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Wrist Action: The Secret Ingredient for Better Bunker Shots

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The Bunker Shot Blueprint: 10 Pro Tips for More Up and Downs

We have all had our sand trap nightmares. Taking two or more swings to get the ball out of a bunker is just frustrating and a waste of strokes.

We are going to look at the top 10 tips for bunker shots to make sure you can consistently get up and down from the bunker.

Instead of just getting the ball out, let’s set the goal to actually get it close and tap the putt in.

How to Hit Out of a Bunker (Key Takeaways)

If you don’t have time to read our entire guide on getting more up and downs from the bunker, here are a few key concepts you could take with you right now.

  • Select a lofted club to launch the ball high and out of the bunker, sometimes a 56 degree sand wedge isn’t enough and a 60 degree wedge is better.
  • Play a high bounce sole grind to increase glide through the sand.
  • Open your clubface slightly for added loft.
  • Position the golf ball forward in your stance to promote striking the sand first.
  • Lengthen your backswing to prevent clubhead speed loss through the sand.
  • Extend the lead wrist to add more loft to your clubface.
  • Hit the sand before your ball to get the clubface to travel under it and launch it out of the bunker.
Take a 2-minute Quiz and Step Up Your Game!

1. What do you want to improve in your full swing?

10 Actionable Tips to Hit Better Bunker Shots

1. Select a Lofted Club

When trapped in a greenside bunker, especially one with a lip, you need loft.

I suggest using a minimum of a 54-degree sand wedge. However, if you have more loft, like a 56 or 58-degree wedge, those are great to use as well. Remember that the higher the loft of the club, the shorter the total distance the ball will travel.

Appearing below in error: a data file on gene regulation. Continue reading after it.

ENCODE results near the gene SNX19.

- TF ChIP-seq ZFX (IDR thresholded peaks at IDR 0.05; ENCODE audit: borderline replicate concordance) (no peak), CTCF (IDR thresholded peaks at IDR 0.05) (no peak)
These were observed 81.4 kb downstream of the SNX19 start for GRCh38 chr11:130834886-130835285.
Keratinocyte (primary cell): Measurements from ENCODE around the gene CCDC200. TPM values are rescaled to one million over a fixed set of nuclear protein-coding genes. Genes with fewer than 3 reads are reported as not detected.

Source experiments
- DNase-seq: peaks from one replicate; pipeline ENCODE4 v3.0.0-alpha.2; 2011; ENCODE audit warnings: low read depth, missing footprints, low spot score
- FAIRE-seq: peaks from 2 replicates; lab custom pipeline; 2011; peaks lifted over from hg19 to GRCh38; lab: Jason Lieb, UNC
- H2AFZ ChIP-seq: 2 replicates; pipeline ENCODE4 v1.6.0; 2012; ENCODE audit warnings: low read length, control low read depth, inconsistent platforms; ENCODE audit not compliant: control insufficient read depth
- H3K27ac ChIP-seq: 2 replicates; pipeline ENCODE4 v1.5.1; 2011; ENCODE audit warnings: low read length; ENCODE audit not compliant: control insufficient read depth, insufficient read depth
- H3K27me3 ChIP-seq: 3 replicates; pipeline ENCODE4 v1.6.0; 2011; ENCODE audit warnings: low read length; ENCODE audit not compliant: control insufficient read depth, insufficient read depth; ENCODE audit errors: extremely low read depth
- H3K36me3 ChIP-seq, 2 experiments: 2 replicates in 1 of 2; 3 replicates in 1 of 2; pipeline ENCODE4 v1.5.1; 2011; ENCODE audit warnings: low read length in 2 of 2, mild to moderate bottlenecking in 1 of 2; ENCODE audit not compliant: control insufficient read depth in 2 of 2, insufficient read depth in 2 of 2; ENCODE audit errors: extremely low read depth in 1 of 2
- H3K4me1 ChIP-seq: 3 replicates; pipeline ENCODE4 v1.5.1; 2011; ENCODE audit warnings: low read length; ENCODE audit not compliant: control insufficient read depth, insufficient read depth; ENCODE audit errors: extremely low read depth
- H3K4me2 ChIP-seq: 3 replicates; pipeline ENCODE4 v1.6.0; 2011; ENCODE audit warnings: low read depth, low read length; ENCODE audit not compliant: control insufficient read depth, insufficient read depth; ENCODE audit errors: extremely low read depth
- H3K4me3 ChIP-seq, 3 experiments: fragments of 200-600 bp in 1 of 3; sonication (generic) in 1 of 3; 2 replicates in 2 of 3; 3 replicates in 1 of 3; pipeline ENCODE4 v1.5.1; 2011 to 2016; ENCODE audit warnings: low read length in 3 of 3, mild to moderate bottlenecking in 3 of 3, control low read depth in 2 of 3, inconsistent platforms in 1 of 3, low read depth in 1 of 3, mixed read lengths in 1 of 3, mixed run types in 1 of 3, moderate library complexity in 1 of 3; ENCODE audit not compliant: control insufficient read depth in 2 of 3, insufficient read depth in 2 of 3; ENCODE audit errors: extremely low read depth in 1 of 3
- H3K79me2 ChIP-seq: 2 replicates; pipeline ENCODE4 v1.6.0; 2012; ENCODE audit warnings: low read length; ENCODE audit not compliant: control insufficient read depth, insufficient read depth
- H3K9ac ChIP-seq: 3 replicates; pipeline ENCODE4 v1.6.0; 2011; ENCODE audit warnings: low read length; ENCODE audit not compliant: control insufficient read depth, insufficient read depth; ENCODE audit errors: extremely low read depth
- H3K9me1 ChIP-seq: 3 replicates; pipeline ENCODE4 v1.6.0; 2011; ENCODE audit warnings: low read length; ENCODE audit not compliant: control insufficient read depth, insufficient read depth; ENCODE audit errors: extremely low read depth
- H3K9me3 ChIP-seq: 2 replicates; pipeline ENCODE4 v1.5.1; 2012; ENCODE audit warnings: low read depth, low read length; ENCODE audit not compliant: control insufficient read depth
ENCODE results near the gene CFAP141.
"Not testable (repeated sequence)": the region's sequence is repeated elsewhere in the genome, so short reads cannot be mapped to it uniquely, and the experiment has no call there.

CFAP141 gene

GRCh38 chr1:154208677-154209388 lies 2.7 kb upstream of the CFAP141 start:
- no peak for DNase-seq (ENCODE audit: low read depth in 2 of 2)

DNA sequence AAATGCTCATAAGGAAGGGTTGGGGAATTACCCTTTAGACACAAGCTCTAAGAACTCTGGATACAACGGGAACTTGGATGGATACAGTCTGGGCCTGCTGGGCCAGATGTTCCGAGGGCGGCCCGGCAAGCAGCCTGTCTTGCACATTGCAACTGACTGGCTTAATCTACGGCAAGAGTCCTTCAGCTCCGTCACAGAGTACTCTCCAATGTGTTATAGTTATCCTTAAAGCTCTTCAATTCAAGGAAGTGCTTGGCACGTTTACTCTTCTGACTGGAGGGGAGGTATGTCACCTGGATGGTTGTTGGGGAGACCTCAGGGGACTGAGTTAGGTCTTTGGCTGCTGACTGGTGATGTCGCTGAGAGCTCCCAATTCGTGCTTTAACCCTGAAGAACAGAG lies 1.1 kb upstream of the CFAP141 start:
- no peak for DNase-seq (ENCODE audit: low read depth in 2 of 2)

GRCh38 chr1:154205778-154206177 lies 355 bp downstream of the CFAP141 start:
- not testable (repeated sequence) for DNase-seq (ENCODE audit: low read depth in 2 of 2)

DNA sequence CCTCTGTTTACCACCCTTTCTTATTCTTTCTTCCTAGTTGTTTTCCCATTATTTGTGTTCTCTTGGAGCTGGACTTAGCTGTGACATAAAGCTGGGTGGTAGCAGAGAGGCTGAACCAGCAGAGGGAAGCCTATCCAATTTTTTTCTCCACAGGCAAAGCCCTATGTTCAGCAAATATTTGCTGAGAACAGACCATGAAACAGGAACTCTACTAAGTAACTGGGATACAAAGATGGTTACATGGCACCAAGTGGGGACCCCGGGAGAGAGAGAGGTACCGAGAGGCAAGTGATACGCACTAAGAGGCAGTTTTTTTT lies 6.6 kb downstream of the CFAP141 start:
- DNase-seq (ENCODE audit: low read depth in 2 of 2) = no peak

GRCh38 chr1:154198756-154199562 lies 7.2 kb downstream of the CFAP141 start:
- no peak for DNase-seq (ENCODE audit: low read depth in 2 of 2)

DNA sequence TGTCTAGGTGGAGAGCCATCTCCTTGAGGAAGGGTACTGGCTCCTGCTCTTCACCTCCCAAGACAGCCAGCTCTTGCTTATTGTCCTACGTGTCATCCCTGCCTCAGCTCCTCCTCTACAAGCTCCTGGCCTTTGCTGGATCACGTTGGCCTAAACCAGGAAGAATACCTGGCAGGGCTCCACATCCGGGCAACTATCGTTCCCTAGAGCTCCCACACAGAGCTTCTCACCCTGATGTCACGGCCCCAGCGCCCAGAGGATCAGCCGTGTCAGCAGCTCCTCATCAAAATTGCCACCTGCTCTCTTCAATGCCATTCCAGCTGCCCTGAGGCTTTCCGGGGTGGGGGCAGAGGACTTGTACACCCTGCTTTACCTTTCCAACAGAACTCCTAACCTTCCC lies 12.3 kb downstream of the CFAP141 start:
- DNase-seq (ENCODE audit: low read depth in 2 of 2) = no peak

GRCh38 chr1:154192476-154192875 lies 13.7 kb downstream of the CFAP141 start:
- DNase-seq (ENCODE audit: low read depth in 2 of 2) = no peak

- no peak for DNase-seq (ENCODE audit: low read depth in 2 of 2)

If you have a long way to go to the pin, stick with the 52 or 54, if you have no room to work with, a 60 degree could be perfect.

golf player trying to make bunker shot

2. Play a High Bounce Sole Grind

Besides club selection, take a look at your wedge’s sole grind.

The average amateur is better equipped with a high bounce and forgiving sole grind that halts your clubhead from digging into the sand and losing speed leading into contact.

I find that mid and high-handicappers are best equipped with a design like the K-grind sole, which optimizes bounce and forgiveness in the sand.

As great as it is to have a high bounce wedge for bunker shots, it’s not the easiest club to hit from the fairways. Most golfers end up with a mid bounce option that works for both.

3. Open the Clubface

Besides playing a lofted club, it is up to you to adjust the dynamic loft of the wedge by further manipulating the clubface open at address.

I find it easier to prop the clubface open with my right hand before gripping it. Sometimes, this makes it easier to get the club in the right position without feeling awkward in the hand and wrist position.

Open the clubface in small increments so you aren’t left with something too difficult to control.

Luke Donald employs the Dumping Sand drill to master the clubface position in the bunker.

Add sand to your clubface at address and take a few swings, stopping at the top of the backswing.

If the dirt falls off before the top, your clubface is too closed, and you’ll struggle to produce sufficient loft at impact.

4. Position the Ball Forward

Contrary to other short-game shots, you want the ball forward in your stance for a bunker strike.

Chris Ryan recommends placing your wedge a blade length from your front foot to give you time to open the clubface, catch sand and launch the ball out of the trap.

With the ball positioned forward, you can open the clubface at address with the shaft almost leaning backward.

This exposes the wedge’s bounce and pushes the trailing edge lower than the leading edge.

When you place the ball too far back in your stance, you may end up taking no sand with you, decreasing the loft and leaving the ball in the bunker.

5. Place Weight on Your Front Foot

Positioning additional weight on your lead leg combines with a front ball position to power your clubface through the sand and into impact.

Often mid and high handicappers set up with extra weight on their trail leg, thinking it will help them lift the ball out of the sand and into the air.

However, nothing good ever comes from leaning back on any golf shot. Your clubface will enter the sand too early, bounce up, and catch the ball in the teeth.